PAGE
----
Wednesday, March 31, 2010

Concept of time in Chekhov’s Short Stories

Anton Chekhov. From

“What a fragment is in space, a moment is in time. The moment has been greatly exploited in fiction, more particularly in short fiction. Chekhov, perhaps, was the first to exploit the moment in the short story. …There’s his story which tells of a man going out to post a letter. He stands by the post box, wondering if he should send it. At last, after a great deal of hesitation, he looks down and observes that he has his bedroom slippers on, which is a violation of bourgeois decorum. This discovery is decisive. Promptly the letter is dropped into the box, though heaven knows it may change the whole course of his life.
There is another Chekhov story, which tells about a man who contemplates suicide. He enters a shop which sells firearms, with the idea of buying a revolver. The shopkeeper, expansive in the way of a salesman bent on making a sale, dwells on the merits of this or that weapon, describing its particular function and virtue, until the self-destructive mood of the prospective buyer becomes dissipated and he leaves the shop after making the purchase of a bird-cage or some such article.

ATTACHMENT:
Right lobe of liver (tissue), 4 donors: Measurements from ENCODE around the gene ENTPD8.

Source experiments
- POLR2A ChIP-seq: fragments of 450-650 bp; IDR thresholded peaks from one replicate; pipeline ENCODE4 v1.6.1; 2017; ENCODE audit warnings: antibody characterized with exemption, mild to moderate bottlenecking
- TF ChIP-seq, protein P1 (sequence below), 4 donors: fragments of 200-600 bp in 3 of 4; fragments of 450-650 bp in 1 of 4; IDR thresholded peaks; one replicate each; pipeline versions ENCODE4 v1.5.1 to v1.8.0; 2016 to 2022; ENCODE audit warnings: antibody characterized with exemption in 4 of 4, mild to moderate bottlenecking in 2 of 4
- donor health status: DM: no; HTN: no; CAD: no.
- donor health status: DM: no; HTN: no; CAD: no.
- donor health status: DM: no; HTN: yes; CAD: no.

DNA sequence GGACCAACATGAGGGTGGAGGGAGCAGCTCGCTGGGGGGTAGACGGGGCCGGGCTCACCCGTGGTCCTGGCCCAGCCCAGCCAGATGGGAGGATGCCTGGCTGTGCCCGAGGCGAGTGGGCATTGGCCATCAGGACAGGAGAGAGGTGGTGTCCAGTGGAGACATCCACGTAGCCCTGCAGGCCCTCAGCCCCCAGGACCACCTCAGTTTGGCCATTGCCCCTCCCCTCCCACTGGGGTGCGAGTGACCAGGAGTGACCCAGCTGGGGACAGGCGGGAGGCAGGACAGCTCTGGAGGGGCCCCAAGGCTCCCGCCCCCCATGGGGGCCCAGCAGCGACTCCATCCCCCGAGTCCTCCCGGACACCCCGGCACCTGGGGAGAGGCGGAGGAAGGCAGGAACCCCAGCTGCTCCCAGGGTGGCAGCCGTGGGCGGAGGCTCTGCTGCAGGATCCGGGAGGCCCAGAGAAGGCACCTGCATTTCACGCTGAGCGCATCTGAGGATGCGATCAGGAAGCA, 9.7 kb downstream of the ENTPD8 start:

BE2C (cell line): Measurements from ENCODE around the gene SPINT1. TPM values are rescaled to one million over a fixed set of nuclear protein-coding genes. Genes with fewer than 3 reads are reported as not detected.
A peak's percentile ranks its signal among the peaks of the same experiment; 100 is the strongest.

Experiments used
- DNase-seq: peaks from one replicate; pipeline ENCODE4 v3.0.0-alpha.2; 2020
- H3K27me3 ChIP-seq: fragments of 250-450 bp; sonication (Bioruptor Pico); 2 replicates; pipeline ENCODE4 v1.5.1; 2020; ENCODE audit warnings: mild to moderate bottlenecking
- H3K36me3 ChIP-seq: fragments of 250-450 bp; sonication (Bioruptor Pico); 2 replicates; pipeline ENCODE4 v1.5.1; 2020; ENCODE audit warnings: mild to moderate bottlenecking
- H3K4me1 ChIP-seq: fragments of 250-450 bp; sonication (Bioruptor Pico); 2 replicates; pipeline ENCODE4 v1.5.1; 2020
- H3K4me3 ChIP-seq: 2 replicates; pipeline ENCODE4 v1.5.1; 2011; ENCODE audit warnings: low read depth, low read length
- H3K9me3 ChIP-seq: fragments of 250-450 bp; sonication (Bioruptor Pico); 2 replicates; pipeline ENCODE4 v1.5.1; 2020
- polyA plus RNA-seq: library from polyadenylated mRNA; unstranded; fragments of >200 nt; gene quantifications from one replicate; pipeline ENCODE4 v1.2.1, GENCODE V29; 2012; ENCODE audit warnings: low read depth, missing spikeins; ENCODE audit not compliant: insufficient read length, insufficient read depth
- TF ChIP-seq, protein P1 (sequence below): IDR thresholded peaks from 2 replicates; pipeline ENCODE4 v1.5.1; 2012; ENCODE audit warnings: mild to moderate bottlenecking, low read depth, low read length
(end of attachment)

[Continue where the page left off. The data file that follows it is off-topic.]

Note the ephemeral nature of the persons in these two stories; they are persons of the moment who live for the moment. Durability –that is, character- is absent. Chance, accident, moves them to make decisions of import; it is equally possible that another kind of moment would reserve their decision. This is peculiarly of our time; since the day that Chekhov wrote the tendency here described has increased rather than diminished; it has influenced our fiction. It is highly symptomatic of the malady of the age: absence of faith and deterioration of character. If Art is a reflection of the time –and that may be accepted as an axiom- if it is a faithful mirror of what goes on in the human psyche, then for better or for worse, the fact must be accepted, and we must make the most of it.”

Introduction for the Book A World of Great Stories. By John Cournos. P. 8-9. New York, 1947

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